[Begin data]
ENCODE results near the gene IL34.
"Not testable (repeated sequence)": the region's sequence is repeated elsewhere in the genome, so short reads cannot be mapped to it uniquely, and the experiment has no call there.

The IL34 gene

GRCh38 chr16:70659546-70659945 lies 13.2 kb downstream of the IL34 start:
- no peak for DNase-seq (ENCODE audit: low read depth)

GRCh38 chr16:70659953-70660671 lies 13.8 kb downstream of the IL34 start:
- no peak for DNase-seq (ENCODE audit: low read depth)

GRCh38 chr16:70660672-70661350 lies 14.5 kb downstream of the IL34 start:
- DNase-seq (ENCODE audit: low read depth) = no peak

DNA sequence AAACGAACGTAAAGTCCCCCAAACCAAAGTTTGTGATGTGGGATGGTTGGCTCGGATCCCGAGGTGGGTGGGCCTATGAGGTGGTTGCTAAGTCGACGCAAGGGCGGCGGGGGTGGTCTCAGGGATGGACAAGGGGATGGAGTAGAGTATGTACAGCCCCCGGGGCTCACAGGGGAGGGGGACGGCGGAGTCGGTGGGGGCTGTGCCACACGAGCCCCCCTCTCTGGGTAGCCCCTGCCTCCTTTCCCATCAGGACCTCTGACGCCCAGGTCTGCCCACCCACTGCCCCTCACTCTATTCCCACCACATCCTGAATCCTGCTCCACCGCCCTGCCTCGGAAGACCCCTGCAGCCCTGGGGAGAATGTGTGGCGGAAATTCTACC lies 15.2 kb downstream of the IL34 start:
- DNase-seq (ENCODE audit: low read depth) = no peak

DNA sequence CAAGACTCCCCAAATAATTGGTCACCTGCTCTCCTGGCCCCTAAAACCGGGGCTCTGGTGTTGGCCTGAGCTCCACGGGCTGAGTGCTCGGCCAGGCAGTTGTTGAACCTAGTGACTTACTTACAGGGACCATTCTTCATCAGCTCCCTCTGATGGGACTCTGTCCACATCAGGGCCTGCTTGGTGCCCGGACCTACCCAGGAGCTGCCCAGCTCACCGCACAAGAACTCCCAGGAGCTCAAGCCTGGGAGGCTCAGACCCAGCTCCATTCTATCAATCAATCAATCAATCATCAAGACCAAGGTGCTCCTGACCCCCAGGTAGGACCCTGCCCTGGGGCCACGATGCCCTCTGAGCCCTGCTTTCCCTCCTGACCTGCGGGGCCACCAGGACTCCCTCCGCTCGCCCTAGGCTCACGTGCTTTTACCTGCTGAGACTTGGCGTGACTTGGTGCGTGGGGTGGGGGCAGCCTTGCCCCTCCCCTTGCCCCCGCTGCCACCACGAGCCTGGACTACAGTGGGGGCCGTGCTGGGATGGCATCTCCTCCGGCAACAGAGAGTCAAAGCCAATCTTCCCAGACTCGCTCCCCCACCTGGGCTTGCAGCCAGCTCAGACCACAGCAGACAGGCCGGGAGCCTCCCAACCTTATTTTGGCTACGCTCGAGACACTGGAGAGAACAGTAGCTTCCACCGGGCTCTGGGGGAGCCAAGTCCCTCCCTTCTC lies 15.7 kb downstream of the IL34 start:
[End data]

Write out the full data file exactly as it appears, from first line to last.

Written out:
ENCODE results near the gene IL34.
"Not testable (repeated sequence)": the region's sequence is repeated elsewhere in the genome, so short reads cannot be mapped to it uniquely, and the experiment has no call there.

The IL34 gene

GRCh38 chr16:70659546-70659945 lies 13.2 kb downstream of the IL34 start:
- no peak for DNase-seq (ENCODE audit: low read depth)

GRCh38 chr16:70659953-70660671 lies 13.8 kb downstream of the IL34 start:
- no peak for DNase-seq (ENCODE audit: low read depth)

GRCh38 chr16:70660672-70661350 lies 14.5 kb downstream of the IL34 start:
- DNase-seq (ENCODE audit: low read depth) = no peak

DNA sequence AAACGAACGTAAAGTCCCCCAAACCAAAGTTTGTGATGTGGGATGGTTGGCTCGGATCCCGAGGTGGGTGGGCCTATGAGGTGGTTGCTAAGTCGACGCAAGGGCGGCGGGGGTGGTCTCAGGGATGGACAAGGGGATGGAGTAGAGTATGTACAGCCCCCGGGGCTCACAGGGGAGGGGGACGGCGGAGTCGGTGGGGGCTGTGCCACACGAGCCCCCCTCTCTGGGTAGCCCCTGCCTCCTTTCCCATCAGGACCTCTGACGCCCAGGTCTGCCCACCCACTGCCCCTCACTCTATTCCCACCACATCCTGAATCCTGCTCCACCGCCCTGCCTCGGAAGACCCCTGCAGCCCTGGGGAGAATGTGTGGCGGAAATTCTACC lies 15.2 kb downstream of the IL34 start:
- DNase-seq (ENCODE audit: low read depth) = no peak

DNA sequence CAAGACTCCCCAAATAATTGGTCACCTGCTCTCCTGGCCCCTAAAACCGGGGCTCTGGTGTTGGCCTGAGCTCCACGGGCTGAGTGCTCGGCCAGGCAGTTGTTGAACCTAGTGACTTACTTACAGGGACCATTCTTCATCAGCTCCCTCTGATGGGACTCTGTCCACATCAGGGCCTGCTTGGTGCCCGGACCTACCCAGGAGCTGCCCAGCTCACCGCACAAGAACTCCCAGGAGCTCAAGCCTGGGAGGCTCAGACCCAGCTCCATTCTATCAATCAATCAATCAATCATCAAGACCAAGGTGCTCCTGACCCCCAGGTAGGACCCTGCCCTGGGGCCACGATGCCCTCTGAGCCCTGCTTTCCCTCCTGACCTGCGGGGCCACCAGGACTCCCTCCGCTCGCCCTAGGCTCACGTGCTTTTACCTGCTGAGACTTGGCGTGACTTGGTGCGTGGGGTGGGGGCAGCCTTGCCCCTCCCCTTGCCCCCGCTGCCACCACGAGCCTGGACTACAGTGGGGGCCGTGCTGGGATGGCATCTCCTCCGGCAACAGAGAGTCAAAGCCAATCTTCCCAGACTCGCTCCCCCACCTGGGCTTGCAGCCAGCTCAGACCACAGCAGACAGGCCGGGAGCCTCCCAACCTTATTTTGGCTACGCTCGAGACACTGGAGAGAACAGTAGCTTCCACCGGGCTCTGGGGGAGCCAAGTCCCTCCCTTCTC lies 15.7 kb downstream of the IL34 start: